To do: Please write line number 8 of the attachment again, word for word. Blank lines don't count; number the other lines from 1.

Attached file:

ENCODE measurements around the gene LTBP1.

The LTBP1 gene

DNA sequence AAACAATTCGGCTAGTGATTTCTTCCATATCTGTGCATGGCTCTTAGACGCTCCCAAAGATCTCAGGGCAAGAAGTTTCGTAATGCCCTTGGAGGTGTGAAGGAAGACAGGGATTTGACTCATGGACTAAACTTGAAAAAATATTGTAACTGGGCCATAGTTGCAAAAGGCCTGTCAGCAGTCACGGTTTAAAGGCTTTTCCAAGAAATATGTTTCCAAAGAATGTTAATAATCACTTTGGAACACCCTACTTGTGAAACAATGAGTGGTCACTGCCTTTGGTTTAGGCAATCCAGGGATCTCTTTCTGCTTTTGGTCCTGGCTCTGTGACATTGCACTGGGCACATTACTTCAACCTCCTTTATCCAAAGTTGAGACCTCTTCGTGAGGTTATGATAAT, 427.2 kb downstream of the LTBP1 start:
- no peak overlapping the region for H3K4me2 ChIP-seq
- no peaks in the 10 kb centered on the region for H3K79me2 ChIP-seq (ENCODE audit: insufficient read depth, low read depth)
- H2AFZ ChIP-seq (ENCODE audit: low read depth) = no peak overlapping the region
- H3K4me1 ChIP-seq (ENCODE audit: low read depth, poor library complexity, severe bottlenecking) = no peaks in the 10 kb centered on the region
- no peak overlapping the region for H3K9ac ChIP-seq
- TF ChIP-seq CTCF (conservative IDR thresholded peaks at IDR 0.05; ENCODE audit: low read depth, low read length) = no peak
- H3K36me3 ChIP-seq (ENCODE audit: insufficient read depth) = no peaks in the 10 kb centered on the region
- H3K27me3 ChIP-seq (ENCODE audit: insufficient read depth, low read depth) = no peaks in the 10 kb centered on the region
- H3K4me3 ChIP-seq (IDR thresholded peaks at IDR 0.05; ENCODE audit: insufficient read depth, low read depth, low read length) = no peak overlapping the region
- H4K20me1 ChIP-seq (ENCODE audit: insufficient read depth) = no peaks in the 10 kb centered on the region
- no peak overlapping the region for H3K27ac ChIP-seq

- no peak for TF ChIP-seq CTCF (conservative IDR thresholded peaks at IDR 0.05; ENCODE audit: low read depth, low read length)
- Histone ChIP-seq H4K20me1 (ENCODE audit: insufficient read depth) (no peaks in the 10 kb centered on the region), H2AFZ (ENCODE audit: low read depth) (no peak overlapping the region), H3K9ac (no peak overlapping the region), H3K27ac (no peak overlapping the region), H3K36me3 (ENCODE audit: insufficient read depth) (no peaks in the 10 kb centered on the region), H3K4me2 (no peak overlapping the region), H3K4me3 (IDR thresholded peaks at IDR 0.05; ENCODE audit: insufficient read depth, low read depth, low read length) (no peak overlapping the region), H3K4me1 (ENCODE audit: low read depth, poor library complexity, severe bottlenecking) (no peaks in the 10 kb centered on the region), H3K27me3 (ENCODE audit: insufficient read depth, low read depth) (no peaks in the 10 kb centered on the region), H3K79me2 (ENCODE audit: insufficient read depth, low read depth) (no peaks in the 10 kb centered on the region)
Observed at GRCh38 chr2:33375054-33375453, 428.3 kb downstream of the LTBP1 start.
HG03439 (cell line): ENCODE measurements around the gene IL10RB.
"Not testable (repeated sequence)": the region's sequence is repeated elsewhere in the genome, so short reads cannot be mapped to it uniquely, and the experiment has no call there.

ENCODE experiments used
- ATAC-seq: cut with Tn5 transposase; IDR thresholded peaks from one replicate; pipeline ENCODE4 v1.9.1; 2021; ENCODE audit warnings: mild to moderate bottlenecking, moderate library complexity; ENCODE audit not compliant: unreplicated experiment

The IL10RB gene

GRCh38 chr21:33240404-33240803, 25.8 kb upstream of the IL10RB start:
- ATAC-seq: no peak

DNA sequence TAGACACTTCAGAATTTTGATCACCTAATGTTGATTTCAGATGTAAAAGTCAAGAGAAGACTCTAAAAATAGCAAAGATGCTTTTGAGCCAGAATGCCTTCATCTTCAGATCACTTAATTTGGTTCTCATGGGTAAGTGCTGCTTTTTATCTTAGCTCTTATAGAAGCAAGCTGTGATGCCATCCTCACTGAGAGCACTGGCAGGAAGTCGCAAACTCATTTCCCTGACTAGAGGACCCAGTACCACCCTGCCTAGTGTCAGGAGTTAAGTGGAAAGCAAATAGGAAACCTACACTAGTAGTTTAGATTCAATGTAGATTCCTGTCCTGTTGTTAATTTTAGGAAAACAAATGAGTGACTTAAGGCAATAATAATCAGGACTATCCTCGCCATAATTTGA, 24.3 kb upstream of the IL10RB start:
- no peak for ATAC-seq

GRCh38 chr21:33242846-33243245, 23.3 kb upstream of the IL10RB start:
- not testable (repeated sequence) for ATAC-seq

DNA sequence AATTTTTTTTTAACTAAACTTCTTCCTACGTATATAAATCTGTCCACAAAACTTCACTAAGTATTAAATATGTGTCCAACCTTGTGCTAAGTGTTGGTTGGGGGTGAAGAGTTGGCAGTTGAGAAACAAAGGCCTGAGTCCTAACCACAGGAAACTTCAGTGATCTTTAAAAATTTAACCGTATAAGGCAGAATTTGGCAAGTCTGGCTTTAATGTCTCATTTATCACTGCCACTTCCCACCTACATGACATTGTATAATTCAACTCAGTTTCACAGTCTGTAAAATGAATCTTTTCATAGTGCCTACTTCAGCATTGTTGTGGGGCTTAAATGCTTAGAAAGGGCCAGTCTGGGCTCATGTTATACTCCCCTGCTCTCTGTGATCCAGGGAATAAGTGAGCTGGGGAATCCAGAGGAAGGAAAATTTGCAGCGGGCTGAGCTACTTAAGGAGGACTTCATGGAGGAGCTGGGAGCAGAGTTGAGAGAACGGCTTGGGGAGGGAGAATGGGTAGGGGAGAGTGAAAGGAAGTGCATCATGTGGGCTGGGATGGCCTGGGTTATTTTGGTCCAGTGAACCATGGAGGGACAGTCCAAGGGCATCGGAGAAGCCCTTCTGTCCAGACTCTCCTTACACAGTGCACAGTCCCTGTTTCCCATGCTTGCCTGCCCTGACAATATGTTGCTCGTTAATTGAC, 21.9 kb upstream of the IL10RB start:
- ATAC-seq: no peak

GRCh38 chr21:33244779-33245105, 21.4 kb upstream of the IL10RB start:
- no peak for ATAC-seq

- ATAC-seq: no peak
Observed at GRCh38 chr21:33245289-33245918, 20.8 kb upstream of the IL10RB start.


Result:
- no peak overlapping the region for H3K9ac ChIP-seq